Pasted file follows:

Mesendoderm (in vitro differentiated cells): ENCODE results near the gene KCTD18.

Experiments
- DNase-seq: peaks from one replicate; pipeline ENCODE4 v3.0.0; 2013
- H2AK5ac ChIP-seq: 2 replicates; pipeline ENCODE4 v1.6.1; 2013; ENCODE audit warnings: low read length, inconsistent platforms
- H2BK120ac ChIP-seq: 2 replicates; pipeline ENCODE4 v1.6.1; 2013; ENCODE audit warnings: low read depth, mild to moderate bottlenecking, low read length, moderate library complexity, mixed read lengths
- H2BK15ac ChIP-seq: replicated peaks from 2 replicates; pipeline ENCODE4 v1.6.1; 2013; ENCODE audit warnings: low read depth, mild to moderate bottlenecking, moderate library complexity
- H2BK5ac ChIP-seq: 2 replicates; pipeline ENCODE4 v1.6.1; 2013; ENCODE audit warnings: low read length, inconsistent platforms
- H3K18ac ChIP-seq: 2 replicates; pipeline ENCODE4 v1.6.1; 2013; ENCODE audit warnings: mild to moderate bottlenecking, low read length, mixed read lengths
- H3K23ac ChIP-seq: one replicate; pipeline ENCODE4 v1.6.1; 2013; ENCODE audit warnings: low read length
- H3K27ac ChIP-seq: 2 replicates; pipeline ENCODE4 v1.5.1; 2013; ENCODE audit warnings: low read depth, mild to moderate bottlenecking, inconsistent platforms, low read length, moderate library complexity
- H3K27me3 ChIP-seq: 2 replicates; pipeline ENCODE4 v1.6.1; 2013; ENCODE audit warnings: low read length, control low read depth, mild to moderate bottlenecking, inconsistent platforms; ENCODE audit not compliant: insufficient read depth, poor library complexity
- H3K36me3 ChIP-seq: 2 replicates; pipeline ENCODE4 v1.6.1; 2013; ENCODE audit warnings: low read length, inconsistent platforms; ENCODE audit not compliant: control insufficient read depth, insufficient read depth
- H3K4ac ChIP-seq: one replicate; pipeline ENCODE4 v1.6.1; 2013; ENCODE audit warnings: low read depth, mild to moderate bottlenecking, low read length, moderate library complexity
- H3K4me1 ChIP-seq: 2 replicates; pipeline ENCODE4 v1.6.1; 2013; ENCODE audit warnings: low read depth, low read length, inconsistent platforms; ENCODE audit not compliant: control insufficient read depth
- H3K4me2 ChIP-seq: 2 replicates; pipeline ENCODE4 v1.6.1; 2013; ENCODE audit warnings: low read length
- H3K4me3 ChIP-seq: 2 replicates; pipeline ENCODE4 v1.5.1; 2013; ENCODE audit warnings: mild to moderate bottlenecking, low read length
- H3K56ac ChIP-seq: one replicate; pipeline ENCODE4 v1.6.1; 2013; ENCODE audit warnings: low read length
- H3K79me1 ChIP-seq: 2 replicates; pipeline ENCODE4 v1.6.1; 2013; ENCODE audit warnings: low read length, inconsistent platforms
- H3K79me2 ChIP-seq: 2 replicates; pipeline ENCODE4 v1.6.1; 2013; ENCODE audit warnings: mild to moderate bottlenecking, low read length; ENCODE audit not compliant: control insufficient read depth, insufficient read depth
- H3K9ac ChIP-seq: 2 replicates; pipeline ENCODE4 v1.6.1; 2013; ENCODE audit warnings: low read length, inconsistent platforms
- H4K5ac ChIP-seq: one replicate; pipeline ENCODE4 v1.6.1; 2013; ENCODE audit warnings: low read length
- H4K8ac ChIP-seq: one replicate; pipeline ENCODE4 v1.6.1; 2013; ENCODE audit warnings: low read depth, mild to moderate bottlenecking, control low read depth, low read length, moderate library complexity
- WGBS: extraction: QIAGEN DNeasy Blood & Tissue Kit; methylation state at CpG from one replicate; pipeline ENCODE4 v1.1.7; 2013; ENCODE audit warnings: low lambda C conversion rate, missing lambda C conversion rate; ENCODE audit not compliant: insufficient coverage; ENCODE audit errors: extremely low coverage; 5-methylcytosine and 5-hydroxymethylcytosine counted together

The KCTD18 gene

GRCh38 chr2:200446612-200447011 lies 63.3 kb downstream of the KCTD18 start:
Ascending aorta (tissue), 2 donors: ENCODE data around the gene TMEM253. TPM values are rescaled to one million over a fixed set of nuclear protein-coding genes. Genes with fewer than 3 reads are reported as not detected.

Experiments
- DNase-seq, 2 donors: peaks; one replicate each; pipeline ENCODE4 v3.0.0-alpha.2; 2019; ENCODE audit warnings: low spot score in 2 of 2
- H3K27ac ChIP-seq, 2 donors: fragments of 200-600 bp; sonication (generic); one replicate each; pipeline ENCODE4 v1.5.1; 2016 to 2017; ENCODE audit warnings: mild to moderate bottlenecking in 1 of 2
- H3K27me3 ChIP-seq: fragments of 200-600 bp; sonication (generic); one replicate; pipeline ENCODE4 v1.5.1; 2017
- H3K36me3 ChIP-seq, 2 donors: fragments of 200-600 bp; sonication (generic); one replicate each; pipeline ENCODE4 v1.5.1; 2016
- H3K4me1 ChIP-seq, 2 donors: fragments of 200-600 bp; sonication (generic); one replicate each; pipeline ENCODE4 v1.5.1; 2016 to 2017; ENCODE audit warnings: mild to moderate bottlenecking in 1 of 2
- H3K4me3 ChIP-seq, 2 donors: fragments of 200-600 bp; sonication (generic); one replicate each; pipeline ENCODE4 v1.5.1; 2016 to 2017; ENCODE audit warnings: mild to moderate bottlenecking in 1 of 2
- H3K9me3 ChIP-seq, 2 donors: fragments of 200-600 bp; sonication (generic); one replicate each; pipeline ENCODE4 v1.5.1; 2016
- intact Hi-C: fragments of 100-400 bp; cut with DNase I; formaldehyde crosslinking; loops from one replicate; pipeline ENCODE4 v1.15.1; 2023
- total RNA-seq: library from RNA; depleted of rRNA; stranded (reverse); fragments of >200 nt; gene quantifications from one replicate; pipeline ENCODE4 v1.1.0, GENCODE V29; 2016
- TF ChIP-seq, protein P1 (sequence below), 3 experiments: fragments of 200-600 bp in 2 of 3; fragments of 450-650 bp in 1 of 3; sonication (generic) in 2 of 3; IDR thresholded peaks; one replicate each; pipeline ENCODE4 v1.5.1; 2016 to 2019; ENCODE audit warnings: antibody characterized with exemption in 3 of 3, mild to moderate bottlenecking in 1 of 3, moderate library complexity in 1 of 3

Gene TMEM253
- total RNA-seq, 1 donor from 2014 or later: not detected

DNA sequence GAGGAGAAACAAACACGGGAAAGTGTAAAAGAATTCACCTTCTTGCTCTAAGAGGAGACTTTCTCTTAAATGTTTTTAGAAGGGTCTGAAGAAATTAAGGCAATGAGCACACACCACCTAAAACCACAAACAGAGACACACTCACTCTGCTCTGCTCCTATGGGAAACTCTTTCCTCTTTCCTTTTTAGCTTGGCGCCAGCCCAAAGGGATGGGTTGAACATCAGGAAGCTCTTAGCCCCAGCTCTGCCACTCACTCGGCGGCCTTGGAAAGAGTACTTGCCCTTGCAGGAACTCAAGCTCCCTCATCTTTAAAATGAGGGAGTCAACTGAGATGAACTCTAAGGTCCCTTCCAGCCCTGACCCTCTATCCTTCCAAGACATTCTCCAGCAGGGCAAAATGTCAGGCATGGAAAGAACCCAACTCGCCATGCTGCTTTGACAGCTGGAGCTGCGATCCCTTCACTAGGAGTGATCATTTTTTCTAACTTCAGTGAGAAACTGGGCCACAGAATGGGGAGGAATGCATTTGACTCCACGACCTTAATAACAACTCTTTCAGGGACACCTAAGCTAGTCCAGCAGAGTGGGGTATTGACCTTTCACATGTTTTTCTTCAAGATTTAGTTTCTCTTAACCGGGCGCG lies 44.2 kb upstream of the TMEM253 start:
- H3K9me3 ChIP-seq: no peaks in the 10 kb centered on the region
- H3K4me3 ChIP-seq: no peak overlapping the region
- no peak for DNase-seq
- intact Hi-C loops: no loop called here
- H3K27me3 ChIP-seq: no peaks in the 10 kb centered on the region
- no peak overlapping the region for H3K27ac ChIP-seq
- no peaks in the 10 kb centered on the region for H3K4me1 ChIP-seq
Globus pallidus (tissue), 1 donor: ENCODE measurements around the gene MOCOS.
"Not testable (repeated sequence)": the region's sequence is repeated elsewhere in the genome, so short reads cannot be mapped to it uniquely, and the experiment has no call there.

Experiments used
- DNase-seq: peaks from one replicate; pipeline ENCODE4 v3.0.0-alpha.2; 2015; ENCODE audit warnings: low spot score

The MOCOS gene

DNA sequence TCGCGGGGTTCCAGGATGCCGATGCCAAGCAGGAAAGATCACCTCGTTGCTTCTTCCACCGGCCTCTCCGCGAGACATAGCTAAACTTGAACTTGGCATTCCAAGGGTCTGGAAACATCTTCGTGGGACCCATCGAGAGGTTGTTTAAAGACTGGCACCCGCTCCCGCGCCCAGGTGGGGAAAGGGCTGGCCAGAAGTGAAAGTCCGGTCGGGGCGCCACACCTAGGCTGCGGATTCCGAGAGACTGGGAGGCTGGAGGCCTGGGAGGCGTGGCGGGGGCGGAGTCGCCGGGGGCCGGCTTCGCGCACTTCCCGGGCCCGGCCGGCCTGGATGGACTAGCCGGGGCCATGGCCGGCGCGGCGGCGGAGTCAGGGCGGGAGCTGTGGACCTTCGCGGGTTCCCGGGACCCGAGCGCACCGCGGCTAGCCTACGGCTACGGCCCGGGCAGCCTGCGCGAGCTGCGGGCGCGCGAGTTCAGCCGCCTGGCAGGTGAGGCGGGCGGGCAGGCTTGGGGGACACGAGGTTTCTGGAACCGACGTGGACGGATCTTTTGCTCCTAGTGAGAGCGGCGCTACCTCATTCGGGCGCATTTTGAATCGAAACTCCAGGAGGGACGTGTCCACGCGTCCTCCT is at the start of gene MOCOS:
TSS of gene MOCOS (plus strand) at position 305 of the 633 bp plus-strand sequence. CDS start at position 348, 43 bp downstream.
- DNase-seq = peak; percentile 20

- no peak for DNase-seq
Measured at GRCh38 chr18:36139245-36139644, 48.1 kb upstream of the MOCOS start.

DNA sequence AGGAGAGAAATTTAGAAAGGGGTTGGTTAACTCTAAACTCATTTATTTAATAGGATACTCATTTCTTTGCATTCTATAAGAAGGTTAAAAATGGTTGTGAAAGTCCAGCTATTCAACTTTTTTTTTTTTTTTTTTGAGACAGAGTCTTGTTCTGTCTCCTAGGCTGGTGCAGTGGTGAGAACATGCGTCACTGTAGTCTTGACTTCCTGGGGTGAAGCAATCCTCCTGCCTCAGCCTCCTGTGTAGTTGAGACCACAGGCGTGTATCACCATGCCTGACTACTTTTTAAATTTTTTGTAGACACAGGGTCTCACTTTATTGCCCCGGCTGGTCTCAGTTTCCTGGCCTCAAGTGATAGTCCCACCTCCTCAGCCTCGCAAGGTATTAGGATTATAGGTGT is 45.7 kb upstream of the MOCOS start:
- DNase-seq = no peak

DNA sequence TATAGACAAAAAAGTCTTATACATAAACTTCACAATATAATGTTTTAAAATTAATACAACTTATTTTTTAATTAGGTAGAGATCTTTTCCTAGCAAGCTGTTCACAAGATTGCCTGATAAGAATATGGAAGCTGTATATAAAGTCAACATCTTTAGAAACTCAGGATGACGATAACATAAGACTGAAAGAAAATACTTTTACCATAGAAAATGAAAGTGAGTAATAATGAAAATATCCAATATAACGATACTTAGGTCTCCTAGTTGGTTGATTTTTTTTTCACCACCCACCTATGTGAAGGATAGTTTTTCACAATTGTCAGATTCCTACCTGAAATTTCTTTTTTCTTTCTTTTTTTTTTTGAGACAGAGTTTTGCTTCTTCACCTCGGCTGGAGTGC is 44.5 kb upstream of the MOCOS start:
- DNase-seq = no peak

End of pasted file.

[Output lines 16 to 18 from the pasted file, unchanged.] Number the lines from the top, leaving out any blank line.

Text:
- H3K4me3 ChIP-seq: 2 replicates; pipeline ENCODE4 v1.5.1; 2013; ENCODE audit warnings: mild to moderate bottlenecking, low read length
- H3K56ac ChIP-seq: one replicate; pipeline ENCODE4 v1.6.1; 2013; ENCODE audit warnings: low read length
- H3K79me1 ChIP-seq: 2 replicates; pipeline ENCODE4 v1.6.1; 2013; ENCODE audit warnings: low read length, inconsistent platforms